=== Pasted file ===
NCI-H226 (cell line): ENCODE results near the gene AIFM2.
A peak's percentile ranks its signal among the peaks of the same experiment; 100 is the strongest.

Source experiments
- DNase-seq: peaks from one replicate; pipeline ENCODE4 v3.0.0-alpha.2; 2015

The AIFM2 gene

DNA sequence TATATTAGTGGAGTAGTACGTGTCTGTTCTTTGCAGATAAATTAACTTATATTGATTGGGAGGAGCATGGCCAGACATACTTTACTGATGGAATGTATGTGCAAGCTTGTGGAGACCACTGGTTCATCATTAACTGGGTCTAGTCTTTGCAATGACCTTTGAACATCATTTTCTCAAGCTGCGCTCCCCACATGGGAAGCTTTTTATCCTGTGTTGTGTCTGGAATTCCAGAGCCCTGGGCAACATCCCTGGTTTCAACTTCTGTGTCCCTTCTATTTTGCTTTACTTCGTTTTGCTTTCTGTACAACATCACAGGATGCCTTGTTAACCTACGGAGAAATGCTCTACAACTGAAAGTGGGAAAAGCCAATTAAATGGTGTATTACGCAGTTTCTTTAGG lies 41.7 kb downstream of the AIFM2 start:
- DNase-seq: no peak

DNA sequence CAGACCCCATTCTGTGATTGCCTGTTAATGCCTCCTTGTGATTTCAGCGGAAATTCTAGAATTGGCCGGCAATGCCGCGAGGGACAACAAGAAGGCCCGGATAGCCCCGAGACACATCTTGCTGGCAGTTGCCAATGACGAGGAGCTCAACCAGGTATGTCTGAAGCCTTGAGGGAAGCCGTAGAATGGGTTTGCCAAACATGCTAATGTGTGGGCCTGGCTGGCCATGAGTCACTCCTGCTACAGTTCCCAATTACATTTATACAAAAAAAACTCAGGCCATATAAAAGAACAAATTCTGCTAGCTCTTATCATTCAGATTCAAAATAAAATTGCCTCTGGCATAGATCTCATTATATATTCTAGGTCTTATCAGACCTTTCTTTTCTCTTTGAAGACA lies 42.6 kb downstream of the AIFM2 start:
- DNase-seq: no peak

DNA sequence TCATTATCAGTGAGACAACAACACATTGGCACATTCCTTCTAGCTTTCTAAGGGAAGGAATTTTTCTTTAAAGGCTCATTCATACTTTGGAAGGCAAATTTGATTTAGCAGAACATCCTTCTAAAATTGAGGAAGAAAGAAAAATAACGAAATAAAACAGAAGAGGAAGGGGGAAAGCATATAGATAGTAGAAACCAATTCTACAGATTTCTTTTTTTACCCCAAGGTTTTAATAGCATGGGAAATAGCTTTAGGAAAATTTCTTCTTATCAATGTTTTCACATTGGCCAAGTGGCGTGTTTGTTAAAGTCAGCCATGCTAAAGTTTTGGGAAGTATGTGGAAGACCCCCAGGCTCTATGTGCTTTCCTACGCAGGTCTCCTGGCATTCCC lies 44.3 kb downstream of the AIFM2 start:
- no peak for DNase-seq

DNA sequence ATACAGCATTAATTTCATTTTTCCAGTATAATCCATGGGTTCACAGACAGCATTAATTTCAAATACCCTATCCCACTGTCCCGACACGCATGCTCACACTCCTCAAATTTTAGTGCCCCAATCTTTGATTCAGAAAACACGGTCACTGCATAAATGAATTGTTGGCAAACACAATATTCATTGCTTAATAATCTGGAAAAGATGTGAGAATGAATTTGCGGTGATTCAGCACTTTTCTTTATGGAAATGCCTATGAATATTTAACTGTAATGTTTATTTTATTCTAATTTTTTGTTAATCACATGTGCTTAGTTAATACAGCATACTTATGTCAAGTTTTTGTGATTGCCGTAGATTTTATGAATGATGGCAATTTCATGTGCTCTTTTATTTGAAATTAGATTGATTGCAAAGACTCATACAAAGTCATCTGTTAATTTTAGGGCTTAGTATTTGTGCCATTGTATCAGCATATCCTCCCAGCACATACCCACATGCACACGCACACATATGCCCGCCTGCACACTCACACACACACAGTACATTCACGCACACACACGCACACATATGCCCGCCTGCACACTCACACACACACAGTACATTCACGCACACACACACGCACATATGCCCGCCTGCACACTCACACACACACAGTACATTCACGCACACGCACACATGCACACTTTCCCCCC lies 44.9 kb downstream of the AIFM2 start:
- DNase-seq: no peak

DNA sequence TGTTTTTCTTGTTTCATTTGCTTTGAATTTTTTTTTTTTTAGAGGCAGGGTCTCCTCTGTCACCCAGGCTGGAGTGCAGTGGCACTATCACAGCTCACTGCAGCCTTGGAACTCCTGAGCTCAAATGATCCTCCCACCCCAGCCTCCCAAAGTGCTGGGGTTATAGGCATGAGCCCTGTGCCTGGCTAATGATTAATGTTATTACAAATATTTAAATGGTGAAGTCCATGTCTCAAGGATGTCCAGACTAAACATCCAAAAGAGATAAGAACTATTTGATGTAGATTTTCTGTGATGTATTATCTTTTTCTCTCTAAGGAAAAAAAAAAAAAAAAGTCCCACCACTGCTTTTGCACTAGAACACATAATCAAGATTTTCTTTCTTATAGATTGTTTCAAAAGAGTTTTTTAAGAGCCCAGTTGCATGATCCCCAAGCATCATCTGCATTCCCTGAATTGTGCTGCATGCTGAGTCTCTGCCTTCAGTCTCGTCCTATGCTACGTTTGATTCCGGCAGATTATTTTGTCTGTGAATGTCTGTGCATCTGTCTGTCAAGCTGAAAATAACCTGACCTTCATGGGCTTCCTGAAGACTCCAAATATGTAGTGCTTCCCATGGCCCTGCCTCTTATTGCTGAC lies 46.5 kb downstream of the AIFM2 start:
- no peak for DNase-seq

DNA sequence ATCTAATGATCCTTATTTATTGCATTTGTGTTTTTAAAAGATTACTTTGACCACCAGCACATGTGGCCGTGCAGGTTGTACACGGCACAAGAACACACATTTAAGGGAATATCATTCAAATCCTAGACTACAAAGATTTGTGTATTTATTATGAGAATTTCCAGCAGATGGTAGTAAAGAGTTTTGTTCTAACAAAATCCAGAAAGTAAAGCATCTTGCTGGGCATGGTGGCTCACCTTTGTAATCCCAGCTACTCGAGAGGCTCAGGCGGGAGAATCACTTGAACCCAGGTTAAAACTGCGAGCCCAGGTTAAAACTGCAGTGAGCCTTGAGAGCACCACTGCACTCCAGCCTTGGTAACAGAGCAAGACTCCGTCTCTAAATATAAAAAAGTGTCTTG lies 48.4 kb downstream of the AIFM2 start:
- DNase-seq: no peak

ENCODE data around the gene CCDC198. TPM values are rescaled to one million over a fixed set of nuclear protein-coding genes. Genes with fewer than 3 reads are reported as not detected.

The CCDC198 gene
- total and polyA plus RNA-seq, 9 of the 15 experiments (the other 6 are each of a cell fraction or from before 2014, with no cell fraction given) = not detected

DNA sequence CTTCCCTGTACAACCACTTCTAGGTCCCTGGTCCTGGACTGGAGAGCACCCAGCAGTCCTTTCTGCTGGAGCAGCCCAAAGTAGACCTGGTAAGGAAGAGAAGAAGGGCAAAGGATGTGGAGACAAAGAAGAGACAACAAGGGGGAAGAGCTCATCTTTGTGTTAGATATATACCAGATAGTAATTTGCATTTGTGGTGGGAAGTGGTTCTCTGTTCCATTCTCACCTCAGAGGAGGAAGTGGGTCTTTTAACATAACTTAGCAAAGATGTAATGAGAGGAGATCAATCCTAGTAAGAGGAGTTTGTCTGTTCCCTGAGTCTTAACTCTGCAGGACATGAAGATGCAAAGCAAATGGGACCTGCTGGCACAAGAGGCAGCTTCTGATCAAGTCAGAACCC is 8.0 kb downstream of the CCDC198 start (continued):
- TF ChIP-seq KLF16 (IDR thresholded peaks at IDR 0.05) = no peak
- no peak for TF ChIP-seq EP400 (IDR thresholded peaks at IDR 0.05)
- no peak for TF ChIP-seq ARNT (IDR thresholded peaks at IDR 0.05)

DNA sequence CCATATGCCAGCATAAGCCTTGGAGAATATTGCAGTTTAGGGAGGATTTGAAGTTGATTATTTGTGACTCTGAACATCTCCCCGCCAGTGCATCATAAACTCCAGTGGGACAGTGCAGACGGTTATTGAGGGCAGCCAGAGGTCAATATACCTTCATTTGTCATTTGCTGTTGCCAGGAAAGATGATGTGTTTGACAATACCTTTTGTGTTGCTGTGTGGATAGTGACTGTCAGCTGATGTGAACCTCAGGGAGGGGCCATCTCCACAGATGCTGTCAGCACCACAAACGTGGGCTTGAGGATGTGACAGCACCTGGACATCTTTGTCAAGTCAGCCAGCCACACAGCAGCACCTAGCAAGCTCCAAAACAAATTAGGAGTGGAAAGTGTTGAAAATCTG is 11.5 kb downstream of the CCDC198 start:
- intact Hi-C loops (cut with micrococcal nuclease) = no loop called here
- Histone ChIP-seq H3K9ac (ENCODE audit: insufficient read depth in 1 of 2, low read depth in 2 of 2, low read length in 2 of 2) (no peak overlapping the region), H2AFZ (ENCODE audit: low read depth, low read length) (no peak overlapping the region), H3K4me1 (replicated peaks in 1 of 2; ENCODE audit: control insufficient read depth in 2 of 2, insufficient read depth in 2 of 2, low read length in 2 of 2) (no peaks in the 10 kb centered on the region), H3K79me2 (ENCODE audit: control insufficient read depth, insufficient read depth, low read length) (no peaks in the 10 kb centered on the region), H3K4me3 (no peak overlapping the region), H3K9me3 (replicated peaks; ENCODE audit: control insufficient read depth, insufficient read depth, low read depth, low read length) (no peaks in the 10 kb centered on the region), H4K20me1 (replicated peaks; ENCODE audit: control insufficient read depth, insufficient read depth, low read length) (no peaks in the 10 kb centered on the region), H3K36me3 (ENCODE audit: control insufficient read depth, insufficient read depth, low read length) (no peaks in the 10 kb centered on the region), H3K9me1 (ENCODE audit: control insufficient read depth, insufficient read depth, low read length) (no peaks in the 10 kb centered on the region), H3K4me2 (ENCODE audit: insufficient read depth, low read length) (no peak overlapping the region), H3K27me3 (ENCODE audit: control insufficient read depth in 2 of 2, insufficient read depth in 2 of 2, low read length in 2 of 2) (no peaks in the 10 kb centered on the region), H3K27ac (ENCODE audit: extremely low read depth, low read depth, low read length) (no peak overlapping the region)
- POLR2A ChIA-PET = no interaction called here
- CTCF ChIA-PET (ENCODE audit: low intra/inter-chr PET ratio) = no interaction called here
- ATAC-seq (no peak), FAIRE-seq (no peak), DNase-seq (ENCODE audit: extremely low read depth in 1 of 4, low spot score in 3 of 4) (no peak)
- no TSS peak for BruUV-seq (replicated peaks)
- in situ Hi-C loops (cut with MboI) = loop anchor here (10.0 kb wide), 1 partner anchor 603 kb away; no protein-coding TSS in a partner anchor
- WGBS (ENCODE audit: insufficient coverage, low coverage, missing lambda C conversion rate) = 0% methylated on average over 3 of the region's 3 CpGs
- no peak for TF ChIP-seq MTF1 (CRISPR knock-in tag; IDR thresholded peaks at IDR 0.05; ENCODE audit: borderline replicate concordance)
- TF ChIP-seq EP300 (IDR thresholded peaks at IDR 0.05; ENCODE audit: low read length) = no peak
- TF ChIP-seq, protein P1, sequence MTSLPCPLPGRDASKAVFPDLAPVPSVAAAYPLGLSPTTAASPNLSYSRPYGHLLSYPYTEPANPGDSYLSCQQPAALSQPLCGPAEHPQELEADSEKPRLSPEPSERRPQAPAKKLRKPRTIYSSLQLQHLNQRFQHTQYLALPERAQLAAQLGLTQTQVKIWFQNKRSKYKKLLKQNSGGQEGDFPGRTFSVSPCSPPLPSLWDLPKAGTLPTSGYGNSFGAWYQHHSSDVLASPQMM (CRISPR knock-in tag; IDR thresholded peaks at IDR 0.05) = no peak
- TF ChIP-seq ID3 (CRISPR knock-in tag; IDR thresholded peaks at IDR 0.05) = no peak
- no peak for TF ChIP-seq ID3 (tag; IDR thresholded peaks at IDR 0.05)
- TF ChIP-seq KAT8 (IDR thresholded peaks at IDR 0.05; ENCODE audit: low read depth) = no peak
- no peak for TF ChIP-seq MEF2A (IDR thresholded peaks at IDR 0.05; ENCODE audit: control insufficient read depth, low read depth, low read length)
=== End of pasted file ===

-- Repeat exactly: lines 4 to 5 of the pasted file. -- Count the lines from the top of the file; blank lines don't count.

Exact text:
- DNase-seq: peaks from one replicate; pipeline ENCODE4 v3.0.0-alpha.2; 2015

The AIFM2 gene